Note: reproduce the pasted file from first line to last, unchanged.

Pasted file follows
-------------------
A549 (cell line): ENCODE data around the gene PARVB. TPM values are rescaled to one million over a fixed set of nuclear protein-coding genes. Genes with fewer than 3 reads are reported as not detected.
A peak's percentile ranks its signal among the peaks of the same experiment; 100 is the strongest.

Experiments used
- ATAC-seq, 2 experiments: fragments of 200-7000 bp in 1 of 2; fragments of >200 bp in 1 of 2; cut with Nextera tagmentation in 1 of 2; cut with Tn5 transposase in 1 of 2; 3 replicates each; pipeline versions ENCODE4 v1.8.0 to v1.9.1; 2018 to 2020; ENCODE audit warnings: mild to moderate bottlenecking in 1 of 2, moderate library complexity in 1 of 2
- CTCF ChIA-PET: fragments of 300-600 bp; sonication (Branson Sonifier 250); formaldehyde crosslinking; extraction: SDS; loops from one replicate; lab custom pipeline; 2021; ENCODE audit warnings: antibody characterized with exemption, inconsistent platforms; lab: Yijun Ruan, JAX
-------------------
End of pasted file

A549 (cell line): ENCODE data around the gene PARVB. TPM values are rescaled to one million over a fixed set of nuclear protein-coding genes. Genes with fewer than 3 reads are reported as not detected.
A peak's percentile ranks its signal among the peaks of the same experiment; 100 is the strongest.

Experiments used
- ATAC-seq, 2 experiments: fragments of 200-7000 bp in 1 of 2; fragments of >200 bp in 1 of 2; cut with Nextera tagmentation in 1 of 2; cut with Tn5 transposase in 1 of 2; 3 replicates each; pipeline versions ENCODE4 v1.8.0 to v1.9.1; 2018 to 2020; ENCODE audit warnings: mild to moderate bottlenecking in 1 of 2, moderate library complexity in 1 of 2
- CTCF ChIA-PET: fragments of 300-600 bp; sonication (Branson Sonifier 250); formaldehyde crosslinking; extraction: SDS; loops from one replicate; lab custom pipeline; 2021; ENCODE audit warnings: antibody characterized with exemption, inconsistent platforms; lab: Yijun Ruan, JAX